Grown-up talk

13 June 2013 | Non-fiction, Tales of a journalist

Illustration: Joonas Väänänen

Illustration: Joonas Väänänen

Would you say this to someone face to face? No? But anonymously, in writing, you do. Columnist Jyrki Lehtola takes a look at the way Finns tend to behave on the Internet

Babies. They’re cute. They have to be – they are babies after all. And their parents are lovely people, because they have those cute babies. Even they have a hard time believing how mellow and happy they are now that they have a baby.

But what happens to parents when the baby falls asleep and they get to creep off to the Internet? They completely freak out and turn into belligerent trolls.

In Finland, we have two magazines specialising in babies and parenting. Both have websites with large discussion forums where new parents can chat and exchange opinions. Often the discussions careen out of control. A new mother expressing uncertainty is accused of ignorance deserving derision: what a bad mother, she never should have been allowed to give birth. Mothers professing religions other than Lutheranism are immediately accused of everything from paedophilia to whoring. A good number of discussions that begin sensibly enough end up devolving into debates about the mental health or sexual proclivities of the writers.

Fortunately the children wake up eventually and receive care from parents who are relieved after they’ve had a chance to vent their frustrations online.

New parents represent the calmer end of the spectrum on Finnish message boards. Around here, few online discussions or questions end with a peaceful resolution, because there’s always the opportunity to declare that everyone else participating is an idiot.

If you go online and ask why your 2002 Toyota Corolla is leaking coolant, you might get two matter-of-fact replies before someone manages to ask if you’re a deadbeat retard for driving such a crappy car. Why don’t you get a better ride and stop wasting your time with that rice burner anyway? Almost without exception, an opening like this will elicit a response along the lines of, well, you must have a BMW, because BMW drivers are idiots. And thus the question ends up not receiving any answer because the discussion has gone off the rails yet again.

In addition to everything else we were promised, the Internet was supposed to be a tool for making everyday life easier. If you can’t get your outboard motor to start, you can go online to ask for tips on fixing it. Although, really, if you have any interest in your own peace of mind, you should just call a mechanic directly instead of sitting in your summer cottage staring at your laptop reading messages about how the person who asked the question is a queer since he chose the wrong kind of motor for his boat.

Over the last year in Finland, we’ve talked a lot about hate speech, about how much aggressiveness there seems to be online against minorities. People have organised protests and campaigns against hate speech, with celebrity representatives of various minorities headlining them.

That’s all well and good, but these campaigns always overlook a fundamental issue. They completely ignore the everyday hate speech we direct at each other in normal conversation in Finland. We aren’t a people who anonymously express our hatred for minorities, immigrants and other religions on the Internet, we’re a people who anonymously express our hatred for absolutely everything on the Internet, especially each other.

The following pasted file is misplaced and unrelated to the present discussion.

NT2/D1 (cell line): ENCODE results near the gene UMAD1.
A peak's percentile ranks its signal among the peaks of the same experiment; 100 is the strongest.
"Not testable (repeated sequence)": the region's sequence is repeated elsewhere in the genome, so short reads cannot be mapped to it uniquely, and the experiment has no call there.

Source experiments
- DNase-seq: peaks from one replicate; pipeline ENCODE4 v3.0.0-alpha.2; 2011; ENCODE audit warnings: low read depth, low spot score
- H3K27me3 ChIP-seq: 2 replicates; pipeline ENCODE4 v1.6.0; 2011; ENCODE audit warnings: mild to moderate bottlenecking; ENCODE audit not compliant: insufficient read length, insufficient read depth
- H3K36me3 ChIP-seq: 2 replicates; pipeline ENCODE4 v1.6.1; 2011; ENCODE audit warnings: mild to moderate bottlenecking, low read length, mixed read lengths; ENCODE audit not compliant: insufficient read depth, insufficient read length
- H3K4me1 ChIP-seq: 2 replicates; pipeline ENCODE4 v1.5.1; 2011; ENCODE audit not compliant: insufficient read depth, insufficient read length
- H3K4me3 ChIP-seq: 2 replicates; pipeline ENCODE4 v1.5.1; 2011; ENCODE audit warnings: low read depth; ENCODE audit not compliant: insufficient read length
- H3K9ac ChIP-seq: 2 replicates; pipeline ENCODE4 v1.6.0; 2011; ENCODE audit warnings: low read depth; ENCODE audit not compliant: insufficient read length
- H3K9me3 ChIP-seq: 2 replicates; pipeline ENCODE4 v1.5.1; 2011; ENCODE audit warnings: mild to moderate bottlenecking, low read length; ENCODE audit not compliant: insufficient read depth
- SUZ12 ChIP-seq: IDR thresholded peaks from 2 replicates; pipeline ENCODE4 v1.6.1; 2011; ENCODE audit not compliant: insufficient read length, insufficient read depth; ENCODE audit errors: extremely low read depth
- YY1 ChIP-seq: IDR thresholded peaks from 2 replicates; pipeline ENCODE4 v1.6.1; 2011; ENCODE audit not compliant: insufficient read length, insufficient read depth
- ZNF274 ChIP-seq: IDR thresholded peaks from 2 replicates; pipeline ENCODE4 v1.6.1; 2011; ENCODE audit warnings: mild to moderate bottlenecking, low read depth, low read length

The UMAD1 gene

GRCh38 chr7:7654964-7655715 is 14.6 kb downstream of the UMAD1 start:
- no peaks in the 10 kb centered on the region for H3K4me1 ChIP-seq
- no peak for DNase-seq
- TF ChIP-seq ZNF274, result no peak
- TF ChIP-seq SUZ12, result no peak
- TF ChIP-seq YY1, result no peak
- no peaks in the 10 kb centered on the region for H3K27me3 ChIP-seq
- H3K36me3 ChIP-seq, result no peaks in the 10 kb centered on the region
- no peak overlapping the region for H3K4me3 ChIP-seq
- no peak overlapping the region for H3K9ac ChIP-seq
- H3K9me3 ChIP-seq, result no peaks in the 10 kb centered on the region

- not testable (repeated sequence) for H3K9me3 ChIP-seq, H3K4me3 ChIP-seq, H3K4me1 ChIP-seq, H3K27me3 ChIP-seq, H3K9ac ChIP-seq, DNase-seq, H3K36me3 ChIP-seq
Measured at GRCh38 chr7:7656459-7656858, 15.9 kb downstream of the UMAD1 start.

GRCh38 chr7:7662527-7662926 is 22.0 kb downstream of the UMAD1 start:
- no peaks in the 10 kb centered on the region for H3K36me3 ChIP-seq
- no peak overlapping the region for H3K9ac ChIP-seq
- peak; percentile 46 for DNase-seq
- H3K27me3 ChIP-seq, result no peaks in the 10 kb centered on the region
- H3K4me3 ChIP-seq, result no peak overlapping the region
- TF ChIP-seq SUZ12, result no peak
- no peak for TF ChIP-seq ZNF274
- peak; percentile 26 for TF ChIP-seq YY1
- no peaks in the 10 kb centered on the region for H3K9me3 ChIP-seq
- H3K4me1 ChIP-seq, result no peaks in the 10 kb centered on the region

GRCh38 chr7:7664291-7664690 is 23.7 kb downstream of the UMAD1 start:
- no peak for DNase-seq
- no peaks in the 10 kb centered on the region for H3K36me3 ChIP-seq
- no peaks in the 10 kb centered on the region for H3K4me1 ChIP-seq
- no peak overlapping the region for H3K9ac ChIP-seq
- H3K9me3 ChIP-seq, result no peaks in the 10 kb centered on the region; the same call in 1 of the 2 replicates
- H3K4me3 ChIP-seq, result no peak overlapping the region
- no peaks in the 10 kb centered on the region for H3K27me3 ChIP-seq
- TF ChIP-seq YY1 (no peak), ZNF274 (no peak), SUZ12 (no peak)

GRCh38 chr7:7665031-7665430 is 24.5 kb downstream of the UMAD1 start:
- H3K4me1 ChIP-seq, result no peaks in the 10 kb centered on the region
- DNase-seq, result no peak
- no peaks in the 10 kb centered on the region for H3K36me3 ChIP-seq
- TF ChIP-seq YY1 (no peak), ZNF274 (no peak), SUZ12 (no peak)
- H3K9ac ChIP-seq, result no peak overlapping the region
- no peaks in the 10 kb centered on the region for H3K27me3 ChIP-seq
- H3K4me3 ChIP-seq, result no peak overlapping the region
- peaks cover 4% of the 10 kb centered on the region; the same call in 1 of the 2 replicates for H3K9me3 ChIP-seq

Frequently these conversations are such depressing reading that they undermine many of the basic assumptions of civilisation and raise questions about the quality of mental health care.

We can take a more positive tack though. We are a people who have finally been given the opportunity to express ourselves as we really are. We have finally removed the editor standing between the individual and the world. For decades, those of us in the media have pointed to PISA test results and nostalgia to pretend that, as a people, we’re fundamentally good. Of course we chose only the most sedate, humanistic letters to print on the newspaper opinion pages.

Now control of the conversation has been stripped from the media, which finds itself discomfited by the opportunity the Internet has created for people to interact outside the bounds of rational discourse we in the media tried to create.

I blame Facebook. What good could ever come from only allowing people to relate to the world through ‘Liking’?

Facebook has become an oasis of fabricated dialogue: no one has any wrong ideas, and we really, really like any right ideas we encounter – i.e. the ones we share with our Facebook friends – even though they aren’t usually real thoughts, just the amusing catchphrases and attitudes our Facebook friends expect from us. On Facebook, we repeat the adorable things our offspring say, remark on how marvellous it is that the sun is shining, and, by the way, here’s a stack of pictures of cats doing silly things.

And we like all of this infantile drivel, because that’s the only option on Facebook. If we accidentally express any aggression or negativity, thirty people rush to say that hey, it isn’t that bad, be more positive, here’s a picture of a cat, that’ll cheer you up.

After something like that, anyone would need to go find somewhere to say something really extreme, free from rules and restrictions.

And since the Internet is a vehicle for quick generalisation, it’s good to remember – what with campaigns, columns like this and general worry – that maybe it’s not worthwhile to talk in such a concerned tone about a whole nation, if a few hundred people don’t have anything better to do than bludgeon each other online.

Translated by Owen Witesman

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